A few common questions that I get: How does Amazon Web Services bill for services? How do I understand my AWS...
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The good news is that AWS does a pretty good job with billing. AWS tracks your usage and generates bills with enough detail, or even summary information, that you can see what's going on. In fact, if I get any AWS billing complaints, it's usually about AWS providing too much detail. However, everyone needs to understand that usage-based billing is a part of cloud computing. Getting comfortable with your billing operations is just a part of the game.
AWS wants to grow as a cloud provider. The company is aware that it must provide enough details to make the AWS bill useful. AWS also provides interfaces into its billing information, and even stores billing information on the AWS website.
When you get an AWS bill, you'll see that it breaks down costs by the hour, data or month. Moreover, it breaks down things by account within your organization, even by the cloud services that are leveraged. If that's not good enough, you can even create your own tags to define and break down your bill for future billing.
If that's still not enough, they provide these additional capabilities:
- Bring your billing data into an application that can read a CSV file.
- Build an application that uses your billing data.
- Monitor your month-to-date charges.
- Forecast your monthly charges.
- Share your data with a partner.
- Import your billing data into your accounting system.
- Retrieve your bill for multiple accounts.
The amount of flexibility that AWS provides around billing seems to provide too many choices for some customers, and thus makes billing a complex process. While I think that's a bit like complaining about your car being too fast, or your food tasting too good, I do understand the issues with changes that are occurring in this space, and how the learning curve is likely to be large.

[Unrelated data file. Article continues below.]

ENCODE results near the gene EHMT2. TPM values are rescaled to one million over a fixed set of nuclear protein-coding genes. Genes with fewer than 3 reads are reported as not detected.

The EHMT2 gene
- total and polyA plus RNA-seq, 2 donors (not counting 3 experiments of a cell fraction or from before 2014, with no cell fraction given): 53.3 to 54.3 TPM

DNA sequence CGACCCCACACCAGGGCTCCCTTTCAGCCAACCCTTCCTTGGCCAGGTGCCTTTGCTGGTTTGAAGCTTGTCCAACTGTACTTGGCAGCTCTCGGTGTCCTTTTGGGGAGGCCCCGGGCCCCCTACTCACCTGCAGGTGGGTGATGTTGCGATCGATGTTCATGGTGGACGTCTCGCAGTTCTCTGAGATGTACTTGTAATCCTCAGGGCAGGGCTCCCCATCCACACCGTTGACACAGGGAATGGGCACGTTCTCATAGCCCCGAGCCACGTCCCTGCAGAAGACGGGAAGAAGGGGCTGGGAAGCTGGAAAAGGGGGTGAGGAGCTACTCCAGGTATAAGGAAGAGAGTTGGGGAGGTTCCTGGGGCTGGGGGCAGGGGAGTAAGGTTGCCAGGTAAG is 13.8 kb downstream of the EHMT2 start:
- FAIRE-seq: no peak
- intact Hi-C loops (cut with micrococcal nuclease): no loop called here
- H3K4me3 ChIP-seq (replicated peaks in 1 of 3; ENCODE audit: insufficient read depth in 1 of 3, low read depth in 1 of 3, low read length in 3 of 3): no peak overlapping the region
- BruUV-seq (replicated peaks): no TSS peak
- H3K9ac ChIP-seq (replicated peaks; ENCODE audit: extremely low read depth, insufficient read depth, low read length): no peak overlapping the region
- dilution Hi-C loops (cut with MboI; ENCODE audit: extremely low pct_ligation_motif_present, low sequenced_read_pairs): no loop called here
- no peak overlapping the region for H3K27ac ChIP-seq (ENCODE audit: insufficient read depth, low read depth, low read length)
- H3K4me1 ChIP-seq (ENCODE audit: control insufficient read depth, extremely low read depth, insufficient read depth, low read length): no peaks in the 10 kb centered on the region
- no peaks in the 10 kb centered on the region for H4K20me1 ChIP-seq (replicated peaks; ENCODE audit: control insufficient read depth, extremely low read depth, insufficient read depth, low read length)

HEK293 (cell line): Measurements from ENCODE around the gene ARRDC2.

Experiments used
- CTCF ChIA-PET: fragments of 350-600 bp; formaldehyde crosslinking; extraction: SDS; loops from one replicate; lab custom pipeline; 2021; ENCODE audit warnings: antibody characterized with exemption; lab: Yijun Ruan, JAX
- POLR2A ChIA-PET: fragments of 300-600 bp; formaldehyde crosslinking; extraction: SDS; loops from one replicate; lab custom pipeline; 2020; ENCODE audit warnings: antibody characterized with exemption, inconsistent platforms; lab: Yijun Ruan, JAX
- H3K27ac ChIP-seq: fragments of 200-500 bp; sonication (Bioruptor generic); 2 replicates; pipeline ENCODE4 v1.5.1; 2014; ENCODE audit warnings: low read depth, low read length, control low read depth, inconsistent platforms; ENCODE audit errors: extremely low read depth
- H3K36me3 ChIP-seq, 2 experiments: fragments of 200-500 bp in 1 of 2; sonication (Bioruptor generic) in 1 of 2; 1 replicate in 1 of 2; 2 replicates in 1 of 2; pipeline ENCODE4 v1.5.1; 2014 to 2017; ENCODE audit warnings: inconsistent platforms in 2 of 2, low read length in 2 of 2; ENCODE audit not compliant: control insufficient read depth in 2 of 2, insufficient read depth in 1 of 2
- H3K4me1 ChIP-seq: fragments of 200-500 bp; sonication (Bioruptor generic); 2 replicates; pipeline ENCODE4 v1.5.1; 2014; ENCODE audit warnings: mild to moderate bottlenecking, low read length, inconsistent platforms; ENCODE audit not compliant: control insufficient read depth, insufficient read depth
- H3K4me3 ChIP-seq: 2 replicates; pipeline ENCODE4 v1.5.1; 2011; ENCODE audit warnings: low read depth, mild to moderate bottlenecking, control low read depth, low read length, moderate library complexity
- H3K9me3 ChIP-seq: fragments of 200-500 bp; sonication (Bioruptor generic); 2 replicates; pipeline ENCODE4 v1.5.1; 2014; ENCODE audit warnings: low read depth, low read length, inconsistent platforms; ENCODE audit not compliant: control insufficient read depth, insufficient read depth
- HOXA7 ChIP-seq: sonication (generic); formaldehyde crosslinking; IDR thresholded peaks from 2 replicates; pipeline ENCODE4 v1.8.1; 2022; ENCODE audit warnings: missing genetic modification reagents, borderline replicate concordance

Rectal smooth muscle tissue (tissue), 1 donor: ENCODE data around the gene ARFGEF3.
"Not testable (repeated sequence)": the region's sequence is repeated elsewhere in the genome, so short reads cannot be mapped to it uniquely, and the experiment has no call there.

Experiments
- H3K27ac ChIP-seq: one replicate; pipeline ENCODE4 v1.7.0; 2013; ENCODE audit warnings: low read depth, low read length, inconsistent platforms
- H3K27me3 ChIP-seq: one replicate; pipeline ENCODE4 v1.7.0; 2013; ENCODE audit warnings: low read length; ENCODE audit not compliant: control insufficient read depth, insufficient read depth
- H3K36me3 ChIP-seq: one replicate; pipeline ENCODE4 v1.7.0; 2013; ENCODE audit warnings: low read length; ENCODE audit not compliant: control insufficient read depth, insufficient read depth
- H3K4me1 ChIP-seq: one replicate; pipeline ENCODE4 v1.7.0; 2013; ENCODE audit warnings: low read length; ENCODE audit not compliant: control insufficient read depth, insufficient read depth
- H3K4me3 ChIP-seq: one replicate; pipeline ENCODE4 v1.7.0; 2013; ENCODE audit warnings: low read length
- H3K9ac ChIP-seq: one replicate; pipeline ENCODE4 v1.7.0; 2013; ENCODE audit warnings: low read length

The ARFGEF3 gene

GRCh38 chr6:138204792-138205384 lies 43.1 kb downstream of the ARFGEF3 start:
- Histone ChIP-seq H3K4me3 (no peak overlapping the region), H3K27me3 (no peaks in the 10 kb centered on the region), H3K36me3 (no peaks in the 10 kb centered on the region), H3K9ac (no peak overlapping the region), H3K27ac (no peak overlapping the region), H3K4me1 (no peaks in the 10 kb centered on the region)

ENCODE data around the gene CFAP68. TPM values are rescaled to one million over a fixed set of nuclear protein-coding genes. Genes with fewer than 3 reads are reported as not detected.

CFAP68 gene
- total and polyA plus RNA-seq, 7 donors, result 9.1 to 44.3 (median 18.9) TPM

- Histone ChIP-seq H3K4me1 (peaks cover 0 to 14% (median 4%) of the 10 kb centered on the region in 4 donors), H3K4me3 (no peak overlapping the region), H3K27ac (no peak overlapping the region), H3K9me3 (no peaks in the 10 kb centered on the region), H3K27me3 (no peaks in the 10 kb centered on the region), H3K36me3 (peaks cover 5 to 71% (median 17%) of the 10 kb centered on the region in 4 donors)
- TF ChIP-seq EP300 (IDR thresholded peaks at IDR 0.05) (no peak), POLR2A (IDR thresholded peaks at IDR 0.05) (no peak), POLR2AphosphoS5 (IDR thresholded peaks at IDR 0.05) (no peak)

To make matters more complex, most of those who leverage AWS also leverage other public cloud providers, and may have a public cloud of their own lying around. So, you get to deal with the AWS bill, and with the potential of Azure, Google or other public clouds in the mix all sending you bills.
The solution to that problem is to leverage one of the many cloud financial management systems (e.g., Cloud Cruiser) that can track your cloud usage from AWS as well as from other providers, with a consolidated view of the amount of resources and dollars consumed. Good cloud financial management systems do this by provider, by resource, by user, by account, by day or by week … whichever you need.
About the author:
David Linthicum is the chief technology officer (CTO) of Blue Mountain Labs, the author or coauthor of at least 13 books on computing and an internationally known distributed computing and application integration expert. He has more than twenty years of experience in the integration technology industry, most recently as CTO at Grand Central Communications. He has consulted for hundreds of major corporations engaged in systems analysis, design and development, with a concentration in complex distributed systems. You can reach him via email at email@example.com, follow him on Twitter or view his profile on LinkedIn.